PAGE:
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MattyF

letterbox cut?

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i remember being told by my old man to do this especially if the timber is going to be used for furniture or such like and especially on beech to prevent the centre shattering....

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You would cut out the centre of the hinge of a hung up tree? From the opposite side of the sink/gob, yes?

 

Yes.

It’s one method of dealing with a hung tree that is now covered on CS31. If there is or does not appear to be any natural ‘roll out’ direction i.e. hung straight on then this method should be used.

You cut the letter box with the tip of your bar little at a time ensuring that you leave at least 20% of the hinge in tact (10% each side). You then remove the 10% left on one side with vertical cuts little at a time. If there is any chance of the tree rolling out then the first side removed should be opposite to this direction. When the remaining hinge on this side is removed the letter box will close. Repeat this to remove the hinge on the other side and you have a hung tree ready to be levered or winched down.

None of the above should be completed whilst standing directly behind the tree. Before starting you could also ramp down the back side of the stump so the stem will slide back easier.

 

Puwer will be able to explain this better than me but I hope this gives you a rough idea.

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The letterbox cut is ESSENTIAL when harvesting large diameter valuable hardwood sawlogs and also to prevent barber chairing on ash. How can someone go 30 years without knowing this?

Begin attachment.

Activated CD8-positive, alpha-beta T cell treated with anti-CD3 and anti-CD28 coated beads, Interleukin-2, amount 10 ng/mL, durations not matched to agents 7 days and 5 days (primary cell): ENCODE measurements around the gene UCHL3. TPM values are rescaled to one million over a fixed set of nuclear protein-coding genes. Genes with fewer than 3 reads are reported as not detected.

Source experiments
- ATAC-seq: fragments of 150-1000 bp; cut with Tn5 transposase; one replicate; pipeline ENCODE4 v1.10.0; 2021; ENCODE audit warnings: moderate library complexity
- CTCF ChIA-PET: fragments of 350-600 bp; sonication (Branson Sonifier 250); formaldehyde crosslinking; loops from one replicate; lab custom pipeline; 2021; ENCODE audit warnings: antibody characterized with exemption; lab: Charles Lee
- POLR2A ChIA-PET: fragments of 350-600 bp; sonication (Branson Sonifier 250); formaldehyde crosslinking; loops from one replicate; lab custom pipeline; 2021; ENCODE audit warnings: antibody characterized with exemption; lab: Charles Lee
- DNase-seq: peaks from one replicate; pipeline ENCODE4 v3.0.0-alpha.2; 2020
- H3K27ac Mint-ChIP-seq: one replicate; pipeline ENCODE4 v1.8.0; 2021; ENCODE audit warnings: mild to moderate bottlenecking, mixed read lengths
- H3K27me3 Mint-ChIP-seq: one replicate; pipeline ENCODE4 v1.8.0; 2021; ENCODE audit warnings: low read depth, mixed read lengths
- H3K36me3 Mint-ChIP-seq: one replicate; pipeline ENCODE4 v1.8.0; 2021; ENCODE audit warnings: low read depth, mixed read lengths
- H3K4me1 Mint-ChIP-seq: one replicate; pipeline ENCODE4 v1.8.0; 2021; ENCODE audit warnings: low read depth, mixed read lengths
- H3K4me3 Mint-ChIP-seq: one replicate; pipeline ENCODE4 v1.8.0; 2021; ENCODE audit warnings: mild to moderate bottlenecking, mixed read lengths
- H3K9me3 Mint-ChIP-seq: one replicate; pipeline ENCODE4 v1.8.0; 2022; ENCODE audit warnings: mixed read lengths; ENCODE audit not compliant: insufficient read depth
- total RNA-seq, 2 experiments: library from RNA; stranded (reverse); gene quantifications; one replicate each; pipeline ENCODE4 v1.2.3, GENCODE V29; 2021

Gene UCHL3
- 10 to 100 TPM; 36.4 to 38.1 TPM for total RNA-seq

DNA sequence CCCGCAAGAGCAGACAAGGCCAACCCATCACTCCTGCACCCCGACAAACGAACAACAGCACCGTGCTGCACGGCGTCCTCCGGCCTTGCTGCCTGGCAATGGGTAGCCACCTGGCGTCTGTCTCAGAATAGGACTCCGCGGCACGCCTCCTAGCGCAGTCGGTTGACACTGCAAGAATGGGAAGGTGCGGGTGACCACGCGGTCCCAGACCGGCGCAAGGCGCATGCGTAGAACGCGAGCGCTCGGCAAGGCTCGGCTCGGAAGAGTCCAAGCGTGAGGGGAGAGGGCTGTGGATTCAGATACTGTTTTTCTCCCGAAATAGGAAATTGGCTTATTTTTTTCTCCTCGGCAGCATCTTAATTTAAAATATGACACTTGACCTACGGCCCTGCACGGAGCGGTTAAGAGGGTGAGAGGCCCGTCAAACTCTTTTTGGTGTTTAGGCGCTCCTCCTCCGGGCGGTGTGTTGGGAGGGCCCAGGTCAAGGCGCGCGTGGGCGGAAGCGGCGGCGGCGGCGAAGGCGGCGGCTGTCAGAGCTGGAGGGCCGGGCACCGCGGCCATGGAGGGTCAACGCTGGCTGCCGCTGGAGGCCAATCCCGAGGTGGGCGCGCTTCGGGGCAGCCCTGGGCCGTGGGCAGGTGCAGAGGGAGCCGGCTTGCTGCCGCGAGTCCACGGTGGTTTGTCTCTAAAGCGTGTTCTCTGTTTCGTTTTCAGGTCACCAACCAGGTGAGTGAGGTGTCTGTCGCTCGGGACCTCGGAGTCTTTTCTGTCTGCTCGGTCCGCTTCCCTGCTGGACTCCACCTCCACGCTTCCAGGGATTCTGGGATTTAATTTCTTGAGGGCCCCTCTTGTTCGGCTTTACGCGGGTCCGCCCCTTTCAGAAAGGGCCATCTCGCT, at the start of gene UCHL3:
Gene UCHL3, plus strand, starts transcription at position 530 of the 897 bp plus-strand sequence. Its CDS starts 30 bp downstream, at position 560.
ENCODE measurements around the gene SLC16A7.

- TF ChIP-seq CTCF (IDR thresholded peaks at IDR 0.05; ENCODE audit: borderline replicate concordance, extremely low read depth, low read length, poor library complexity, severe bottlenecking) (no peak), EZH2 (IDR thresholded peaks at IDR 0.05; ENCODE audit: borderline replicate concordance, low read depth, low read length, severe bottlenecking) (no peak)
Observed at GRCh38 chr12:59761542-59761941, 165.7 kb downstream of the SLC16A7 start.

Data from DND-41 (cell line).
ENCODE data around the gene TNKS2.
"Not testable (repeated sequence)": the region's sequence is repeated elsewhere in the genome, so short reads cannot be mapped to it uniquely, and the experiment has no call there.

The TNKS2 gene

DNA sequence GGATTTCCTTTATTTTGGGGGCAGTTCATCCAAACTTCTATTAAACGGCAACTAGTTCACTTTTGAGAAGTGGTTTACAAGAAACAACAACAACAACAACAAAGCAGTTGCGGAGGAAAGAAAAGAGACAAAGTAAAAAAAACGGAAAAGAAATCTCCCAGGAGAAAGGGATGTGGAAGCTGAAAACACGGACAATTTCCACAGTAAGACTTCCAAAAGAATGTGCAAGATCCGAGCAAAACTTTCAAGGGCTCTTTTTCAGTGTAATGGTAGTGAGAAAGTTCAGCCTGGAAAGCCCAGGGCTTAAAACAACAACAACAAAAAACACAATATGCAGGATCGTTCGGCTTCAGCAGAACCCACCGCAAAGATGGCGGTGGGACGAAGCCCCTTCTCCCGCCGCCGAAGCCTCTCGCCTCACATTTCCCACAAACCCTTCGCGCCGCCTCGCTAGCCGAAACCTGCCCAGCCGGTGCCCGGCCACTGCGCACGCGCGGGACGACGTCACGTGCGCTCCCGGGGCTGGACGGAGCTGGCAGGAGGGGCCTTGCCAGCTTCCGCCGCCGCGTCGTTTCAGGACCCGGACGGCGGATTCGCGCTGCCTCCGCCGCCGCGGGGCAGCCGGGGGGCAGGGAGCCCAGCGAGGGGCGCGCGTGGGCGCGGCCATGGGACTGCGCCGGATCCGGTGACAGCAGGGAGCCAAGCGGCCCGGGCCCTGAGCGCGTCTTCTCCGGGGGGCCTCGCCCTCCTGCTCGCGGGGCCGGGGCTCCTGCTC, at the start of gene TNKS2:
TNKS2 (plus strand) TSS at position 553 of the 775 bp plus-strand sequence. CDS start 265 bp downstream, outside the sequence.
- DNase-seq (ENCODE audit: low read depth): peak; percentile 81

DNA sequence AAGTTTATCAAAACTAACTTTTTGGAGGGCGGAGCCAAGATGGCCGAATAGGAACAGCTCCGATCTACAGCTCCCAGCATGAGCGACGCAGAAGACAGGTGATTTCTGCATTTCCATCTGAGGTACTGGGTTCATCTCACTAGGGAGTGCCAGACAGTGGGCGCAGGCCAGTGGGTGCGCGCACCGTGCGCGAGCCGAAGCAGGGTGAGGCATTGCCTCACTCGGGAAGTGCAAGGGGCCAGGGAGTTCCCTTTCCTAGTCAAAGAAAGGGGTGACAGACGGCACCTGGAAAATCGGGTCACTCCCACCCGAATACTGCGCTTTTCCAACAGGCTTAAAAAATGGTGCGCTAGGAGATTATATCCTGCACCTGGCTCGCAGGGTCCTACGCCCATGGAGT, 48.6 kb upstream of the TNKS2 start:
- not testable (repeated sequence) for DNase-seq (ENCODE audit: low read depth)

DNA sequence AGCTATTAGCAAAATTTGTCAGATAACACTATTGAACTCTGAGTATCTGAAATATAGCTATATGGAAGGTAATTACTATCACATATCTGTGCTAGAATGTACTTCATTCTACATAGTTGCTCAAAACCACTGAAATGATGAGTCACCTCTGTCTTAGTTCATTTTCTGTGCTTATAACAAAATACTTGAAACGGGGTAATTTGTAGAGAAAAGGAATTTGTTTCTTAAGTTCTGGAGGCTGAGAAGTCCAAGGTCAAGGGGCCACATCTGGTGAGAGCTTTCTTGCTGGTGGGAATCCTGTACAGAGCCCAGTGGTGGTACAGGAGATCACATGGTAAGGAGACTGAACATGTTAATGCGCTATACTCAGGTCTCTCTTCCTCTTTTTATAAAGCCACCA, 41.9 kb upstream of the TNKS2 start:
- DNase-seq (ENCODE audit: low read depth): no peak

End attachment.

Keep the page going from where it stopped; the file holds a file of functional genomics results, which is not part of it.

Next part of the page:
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Heartwood cutting or face boring is utilised as most have said to relieve tension in the heart of the trunk, removal via heartwood cutting prevents wood fibres being pulled. General rules of thumb (species, grain direction, lean etc etc need to be considered) once a heartwood is used, remaining hinge should be at least 6" either side and approx 50mm wide.

 

Generally heartwood cuts are placed at the same level or just above (25-50mm approx) the sink level, your back cut would also go in at this height so the cuts would all marry up in alignment/levels.

 

Humboldt sinks, use of ears, heartwood cuts etc. all help reduce the chances of "barber chair, splits, shakes" all good techniques for us to know whether it be felling on the deck or limb removal in the tree!

 

Edenarb - spot on.

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The letterbox cut is ESSENTIAL when harvesting large diameter valuable hardwood sawlogs and also to prevent barber chairing on ash. How can someone go 30 years without knowing this?

 

 

I think it's because it has only recently been called a letterbox cut, I know exactly what the cut is as I asked the same question on the Proclimber forum over two years ago as it was always known as a bore cut, around this way at least.

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I think it's because it has only recently been called a letterbox cut, I know exactly what the cut is as I asked the same question on the Proclimber forum over two years ago as it was always known as a bore cut, around this way at least.

 

i was going to post exactly the same thing Carl, fancy new names for the old cuts, is this Americanisation? perhaps its to make it more memorable for the new trainees.

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I would rather work with a guy with thirty years experience than a new guy with a grasp of the modern lingo.

 

I am not hating, just pointing out a different point of view.

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No..I've heard it called a fan cut before. As for the boring cut for the hung up tree, I've heard someone call that one a letterbox cut.

 

I knew one guy who failed a unit he was taking retrospectively because he couldn't explain what a dog tooth cut was..even though he had used that cut many times before, but didn't know anyone called it a dog tooth cut; he called it something entirely different. He wasn't happy about that!

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